from the oh-really? dept
November 18, 2013
Eric Posner, a law professor in Chicago and a full-blown supporter of extreme authoritarian governments (he’s even written a book about why the US presidency needs more power and less respect for the Constitutional separation of powers), is, not surprisingly, a big fan of the NSA’s surveillance efforts. In the past, he’s mocked Snowden and Manning, and talked up why a government that keeps secrets is better than one that’s actually accountable to its public. In other words, he’s the perfect stooge to try to come up with a justification for Rep. Mike Rogers’ ridiculous claims that your privacy isn’t violated if you don’t know about it.
His latest article isn’t directly a justification for that statement — in fact, it doesn’t even mention it — but it’s clearly cut from the same cloth. He makes the argument that the NSA should keep spying on all foreigners in part because they spy on us (and also because he thinks we’re good at it). However, he also has a rather unique interpretation of privacy:
Mass surveillance—where emails and other communications are vacuumed up, stored in databases, and then searched for keywords—doesn’t harm anyone in itself. The problem only arises when the information is used to detain, interrogate, or harass people.
He’s using this bizarre and laughable line of argument to suggest that it’s okay when governments spy on citizens in other countries because their “intelligence agents do not have the time or inclination to harass random Americans, nor the capability as long as Americans remain in the United States.” So, in his mind: no privacy violation happens.
He doubles down on this thinking later, arguing again that if there’s no known “harm” to the individual, there’s no privacy issue at all.
Suppose that the NSA collects the emails of foreigners and conducts searches of them for keywords. Occasionally a false positive turns up, and an analyst reads someone’s email to his lover, therapist, or doctor, ascertains that the email contains no information that identifies terrorists or other security threats, and deletes it. The writer of the email never finds out, and the analyst of course has no idea who this person is. Has a human right been violated? It is hard to identify an affront to human dignity, or even a harm, any more than if a police officer overhears a snatch of personal conversation on the bus.
Of course, how hard is it to reword that paragraph just slightly, to demonstrate the insanity of Posner’s claim?
Suppose that some hackers collect the emails of Eric Posner, and conducts searches of them for keywords. Occasionally a really embarrassing one turns up, and the hacker reads about Posner’s sexual proclivities, financial difficulties, medical problems or similar such things, ascertains that the email contains no information that identifies crimes that Posner is planning to commit and deletes it. Or maybe he saves it for use at a later date. Or to share with a friend. Or a lot of friends. Posner never finds out, and even though the hacker knows who Posner is, he’ll never see him in person. Has a human right been violated? It is hard to identify an affront to human dignity, or even a harm, any more than if a police officer overhears Eric Posner talking on a bus.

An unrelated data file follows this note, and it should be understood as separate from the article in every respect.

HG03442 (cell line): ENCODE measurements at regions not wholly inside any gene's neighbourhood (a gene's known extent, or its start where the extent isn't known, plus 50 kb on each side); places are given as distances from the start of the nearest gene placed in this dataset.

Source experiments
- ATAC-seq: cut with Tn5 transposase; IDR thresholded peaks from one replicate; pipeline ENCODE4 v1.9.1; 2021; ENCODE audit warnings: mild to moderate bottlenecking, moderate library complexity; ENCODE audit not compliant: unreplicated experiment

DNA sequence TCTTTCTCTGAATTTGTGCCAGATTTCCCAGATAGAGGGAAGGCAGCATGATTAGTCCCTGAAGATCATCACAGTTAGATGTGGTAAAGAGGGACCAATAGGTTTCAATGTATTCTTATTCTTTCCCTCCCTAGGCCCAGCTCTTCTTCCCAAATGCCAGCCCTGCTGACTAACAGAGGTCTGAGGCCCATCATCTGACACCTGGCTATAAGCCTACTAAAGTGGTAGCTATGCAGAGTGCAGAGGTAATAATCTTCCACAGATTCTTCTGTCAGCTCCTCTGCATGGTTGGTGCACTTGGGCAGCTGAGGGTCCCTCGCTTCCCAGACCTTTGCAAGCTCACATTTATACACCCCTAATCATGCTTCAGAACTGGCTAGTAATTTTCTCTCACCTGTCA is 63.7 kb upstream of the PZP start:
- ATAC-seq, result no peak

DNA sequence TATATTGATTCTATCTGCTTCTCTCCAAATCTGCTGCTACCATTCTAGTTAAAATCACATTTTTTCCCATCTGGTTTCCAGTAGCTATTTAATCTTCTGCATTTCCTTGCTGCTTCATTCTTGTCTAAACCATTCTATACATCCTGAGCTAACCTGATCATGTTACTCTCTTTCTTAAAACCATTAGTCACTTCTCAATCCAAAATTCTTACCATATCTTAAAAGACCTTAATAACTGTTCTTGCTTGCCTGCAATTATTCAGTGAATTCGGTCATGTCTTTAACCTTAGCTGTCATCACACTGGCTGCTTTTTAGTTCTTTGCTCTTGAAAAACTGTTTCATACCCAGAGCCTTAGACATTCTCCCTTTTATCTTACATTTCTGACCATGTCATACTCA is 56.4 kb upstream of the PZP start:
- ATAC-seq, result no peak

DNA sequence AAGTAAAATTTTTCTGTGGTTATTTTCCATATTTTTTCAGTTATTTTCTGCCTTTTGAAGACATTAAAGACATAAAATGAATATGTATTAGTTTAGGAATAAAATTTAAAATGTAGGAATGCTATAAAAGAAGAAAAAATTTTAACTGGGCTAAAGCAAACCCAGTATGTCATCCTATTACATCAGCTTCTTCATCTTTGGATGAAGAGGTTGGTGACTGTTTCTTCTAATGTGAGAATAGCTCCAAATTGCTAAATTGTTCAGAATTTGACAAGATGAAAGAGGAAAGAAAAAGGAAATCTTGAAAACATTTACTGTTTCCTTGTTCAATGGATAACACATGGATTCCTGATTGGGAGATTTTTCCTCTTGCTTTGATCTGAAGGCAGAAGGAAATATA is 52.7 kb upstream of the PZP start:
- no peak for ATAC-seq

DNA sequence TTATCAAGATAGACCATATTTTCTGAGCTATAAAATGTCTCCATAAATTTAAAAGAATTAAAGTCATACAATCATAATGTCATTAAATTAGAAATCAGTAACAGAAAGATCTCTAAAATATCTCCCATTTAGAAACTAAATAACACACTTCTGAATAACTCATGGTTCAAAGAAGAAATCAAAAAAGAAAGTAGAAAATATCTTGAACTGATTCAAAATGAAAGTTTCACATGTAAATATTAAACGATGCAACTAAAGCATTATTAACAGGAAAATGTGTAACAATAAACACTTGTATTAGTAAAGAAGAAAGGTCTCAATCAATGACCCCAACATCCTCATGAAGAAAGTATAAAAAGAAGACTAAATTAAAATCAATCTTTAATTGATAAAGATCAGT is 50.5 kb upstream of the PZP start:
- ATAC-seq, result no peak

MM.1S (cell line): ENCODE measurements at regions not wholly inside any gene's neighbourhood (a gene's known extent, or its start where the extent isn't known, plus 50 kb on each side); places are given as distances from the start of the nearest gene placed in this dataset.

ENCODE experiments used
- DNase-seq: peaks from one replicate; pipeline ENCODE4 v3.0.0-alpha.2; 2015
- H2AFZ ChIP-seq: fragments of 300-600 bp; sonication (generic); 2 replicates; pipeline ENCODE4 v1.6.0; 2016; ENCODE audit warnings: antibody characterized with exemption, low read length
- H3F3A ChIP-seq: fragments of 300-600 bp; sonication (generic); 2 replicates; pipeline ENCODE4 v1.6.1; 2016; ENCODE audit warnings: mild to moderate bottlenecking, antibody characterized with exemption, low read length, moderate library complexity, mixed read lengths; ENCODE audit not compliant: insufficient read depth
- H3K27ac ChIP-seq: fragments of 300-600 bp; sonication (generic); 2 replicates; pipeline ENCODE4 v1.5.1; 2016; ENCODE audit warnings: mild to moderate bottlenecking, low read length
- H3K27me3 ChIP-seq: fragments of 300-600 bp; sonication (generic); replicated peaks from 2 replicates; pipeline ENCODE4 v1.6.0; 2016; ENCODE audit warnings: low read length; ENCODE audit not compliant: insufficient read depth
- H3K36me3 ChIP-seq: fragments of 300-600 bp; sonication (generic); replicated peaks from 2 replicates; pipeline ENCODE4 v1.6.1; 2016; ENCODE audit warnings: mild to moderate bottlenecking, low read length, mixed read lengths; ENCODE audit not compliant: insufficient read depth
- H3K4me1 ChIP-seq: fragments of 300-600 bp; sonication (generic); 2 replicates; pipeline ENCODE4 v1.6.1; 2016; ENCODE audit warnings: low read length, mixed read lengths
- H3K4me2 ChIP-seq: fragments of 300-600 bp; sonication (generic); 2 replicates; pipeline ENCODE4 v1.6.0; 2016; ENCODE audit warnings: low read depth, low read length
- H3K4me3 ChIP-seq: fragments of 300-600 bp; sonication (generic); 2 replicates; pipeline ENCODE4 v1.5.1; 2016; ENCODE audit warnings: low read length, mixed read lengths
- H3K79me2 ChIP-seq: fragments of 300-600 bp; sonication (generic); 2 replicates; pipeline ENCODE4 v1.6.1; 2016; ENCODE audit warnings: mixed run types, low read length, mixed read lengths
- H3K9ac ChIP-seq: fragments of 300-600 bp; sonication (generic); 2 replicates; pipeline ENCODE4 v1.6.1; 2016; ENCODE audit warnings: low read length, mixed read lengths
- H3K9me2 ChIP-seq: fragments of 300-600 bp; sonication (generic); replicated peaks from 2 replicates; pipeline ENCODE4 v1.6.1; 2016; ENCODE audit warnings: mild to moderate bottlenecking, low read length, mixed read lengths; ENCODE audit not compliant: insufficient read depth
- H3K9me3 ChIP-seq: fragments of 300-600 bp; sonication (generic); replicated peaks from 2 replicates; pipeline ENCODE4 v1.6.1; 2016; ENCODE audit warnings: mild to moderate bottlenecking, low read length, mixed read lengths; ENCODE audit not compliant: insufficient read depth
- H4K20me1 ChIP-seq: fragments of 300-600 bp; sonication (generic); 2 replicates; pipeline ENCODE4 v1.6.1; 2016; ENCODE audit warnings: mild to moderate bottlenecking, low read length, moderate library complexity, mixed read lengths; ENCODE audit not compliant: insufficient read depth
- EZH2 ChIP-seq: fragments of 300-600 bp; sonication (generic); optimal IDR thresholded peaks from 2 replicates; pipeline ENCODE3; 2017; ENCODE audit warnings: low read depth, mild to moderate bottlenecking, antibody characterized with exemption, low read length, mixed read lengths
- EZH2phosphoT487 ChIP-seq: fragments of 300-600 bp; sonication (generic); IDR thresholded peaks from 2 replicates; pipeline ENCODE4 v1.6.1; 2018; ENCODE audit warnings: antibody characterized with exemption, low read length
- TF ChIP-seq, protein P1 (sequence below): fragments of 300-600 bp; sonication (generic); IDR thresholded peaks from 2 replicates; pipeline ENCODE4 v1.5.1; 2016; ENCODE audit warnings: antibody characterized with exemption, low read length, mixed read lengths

Posner’s basic assumption is flat out crazy. He’s arguing that there’s no privacy violation until something bad happens with the information, not when it was seized, and not even when it was perused by human eyes — but only when something nebulously bad happens with it. That makes no sense. The violation comes much earlier. There is real harm in having your information exposed, even if you don’t know about it.
Beyond the fact that Posner is simply wrong about when the privacy violation occurs, even if we accept his wacky argument, he’s still wrong. That’s because he’s making two giant assumptions. First, that such information isn’t abused. He pretends that “national borders” protect spying on foreigners because you can’t do something legally to a person in another country. I would imagine that people killed by US drone strikes might disagree with that assessment. He also argues it’s unlikely that there would be many abuses of this information, because any abuses would harm the spying country and its spies once they came out. Pretty much all of civilized human history suggests that’s wrong. Give people power, as Posner is aching to do, and they abuse it. Over and over again. But, I guess he’s okay with that, just as long as he never finds out about it. Dictatorships and ignorance are bliss!
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